NetCVS has brought the Tcl community closer to the core development. Users have been able to spot problems before we have had to go through a full release cycle. It also allows users to obtain fixes that are important to them without requiring them to wait for the next patch release.

But enough advertising. You should experience CVS for yourself. To do so, download a networked CVS client (version 1.09 or later of the standard distribution will work fine), and install it on your desktop. Move to a temporary, or working, directory. Suppose you have an interest in JPL, the Java-tized version of Perl that compiles Perl source into Java bytecodes (or will -- it's still a work-in-progress as of October 1999).

Then run these commands (or their equivalents, if you're not operating with a sh-compatible Unix shell):

     CVSROOT=:pserver:anoncvs@as220.org:/usr/local/projects/jpl/cvsroot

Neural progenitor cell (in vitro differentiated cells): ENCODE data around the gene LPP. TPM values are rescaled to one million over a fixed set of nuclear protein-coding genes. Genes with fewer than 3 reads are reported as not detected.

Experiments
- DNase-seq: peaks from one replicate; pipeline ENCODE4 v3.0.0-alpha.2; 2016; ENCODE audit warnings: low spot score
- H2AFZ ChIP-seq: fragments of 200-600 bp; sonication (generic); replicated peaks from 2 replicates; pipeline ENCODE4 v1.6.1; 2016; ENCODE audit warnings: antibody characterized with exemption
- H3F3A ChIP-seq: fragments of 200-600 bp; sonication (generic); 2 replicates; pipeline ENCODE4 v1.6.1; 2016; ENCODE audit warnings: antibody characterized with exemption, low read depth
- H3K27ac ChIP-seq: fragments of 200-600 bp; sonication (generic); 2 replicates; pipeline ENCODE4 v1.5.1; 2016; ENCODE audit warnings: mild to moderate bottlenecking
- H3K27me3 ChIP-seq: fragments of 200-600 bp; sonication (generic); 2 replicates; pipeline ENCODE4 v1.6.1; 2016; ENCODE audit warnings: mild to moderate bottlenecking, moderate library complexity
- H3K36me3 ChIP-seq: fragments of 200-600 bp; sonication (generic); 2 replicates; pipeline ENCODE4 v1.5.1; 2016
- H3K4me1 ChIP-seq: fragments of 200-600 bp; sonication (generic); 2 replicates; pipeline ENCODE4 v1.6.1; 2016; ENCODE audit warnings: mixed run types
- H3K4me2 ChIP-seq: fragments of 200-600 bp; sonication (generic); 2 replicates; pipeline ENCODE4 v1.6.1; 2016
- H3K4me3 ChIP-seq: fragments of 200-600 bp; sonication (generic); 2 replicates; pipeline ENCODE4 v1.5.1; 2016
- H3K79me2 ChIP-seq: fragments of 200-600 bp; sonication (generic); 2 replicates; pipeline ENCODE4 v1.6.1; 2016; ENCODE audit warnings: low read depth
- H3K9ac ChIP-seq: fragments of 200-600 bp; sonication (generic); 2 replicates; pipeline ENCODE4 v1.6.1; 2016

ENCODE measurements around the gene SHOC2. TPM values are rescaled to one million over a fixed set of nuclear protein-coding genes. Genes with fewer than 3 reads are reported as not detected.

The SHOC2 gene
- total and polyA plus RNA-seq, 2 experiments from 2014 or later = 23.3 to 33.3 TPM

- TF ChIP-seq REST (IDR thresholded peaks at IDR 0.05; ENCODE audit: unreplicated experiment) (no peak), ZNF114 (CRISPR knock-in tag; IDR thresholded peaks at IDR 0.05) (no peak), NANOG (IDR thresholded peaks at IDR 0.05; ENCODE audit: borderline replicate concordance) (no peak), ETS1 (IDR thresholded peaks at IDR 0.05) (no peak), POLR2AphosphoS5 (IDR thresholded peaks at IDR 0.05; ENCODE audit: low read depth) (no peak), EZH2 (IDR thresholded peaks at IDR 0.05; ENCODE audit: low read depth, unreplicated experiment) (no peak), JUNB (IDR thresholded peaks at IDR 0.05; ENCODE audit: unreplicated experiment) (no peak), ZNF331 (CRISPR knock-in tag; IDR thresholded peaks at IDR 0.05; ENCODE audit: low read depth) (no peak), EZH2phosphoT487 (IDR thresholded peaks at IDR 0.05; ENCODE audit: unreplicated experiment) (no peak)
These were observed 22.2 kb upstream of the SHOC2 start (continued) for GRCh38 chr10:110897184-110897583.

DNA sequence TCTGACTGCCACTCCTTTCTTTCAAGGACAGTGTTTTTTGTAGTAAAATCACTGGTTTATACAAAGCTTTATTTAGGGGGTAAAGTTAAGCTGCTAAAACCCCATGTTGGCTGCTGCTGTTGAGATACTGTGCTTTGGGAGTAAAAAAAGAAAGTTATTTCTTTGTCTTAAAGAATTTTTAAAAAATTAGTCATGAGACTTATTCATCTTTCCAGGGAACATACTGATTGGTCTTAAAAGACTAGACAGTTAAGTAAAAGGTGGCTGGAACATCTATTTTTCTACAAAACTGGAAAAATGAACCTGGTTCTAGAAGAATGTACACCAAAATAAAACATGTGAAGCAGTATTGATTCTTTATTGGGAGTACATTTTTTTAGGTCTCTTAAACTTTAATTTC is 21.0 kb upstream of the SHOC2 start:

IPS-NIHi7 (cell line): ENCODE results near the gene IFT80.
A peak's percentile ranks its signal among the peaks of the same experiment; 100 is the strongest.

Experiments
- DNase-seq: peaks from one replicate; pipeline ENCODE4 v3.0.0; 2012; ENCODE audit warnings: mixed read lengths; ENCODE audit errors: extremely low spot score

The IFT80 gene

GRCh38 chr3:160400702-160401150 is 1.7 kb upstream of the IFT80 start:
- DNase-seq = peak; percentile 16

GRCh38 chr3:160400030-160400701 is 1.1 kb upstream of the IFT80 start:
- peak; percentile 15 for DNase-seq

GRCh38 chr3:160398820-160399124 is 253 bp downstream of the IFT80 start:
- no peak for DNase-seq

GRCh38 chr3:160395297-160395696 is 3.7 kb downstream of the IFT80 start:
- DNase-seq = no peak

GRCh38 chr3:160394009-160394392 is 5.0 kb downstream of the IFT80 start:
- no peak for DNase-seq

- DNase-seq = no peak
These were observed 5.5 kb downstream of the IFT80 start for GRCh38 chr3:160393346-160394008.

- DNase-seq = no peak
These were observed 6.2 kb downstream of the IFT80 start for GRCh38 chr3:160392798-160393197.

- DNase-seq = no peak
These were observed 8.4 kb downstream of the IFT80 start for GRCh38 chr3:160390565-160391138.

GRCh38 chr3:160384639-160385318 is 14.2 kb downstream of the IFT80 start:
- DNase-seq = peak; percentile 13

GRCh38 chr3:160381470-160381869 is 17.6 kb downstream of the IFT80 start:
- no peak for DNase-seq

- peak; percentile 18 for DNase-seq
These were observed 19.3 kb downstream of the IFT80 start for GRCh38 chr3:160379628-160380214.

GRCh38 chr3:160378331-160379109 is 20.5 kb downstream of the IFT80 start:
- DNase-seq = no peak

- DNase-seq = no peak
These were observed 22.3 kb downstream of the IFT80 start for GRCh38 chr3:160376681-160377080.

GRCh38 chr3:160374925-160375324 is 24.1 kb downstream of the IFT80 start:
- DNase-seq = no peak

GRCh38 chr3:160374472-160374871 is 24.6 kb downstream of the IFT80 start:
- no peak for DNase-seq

export CVSROOT

     cvs login
     cvs checkout jpl        

When the cvs login command requests a password, use a blank one. You want to construct copies of the latest JPL source tree underneath your working directory. That's all it takes to start with CVS.

To do more with CVS, read one of the several tutorials available online. We particularly recommend Jim Blandy's tutorial (see the Resources section below for details); Blandy is the Guile leader interviewed for our November 1998 column, and a cofounder of Cyclic. Among the commands you'll learn first are those that allow you to interrogate a CVS server about the projects it exposes, report on any changes between the current state of the central repository and your local working version, and prepare patches for specific source updates. For example, if you request cvs checkout -c against the central CVS repository for Tcl projects, you'll receive a list of more than three dozen distinct source trees you can examine, including Tcl/tk, incrTcl, and tclhttpd, with several branches available for each.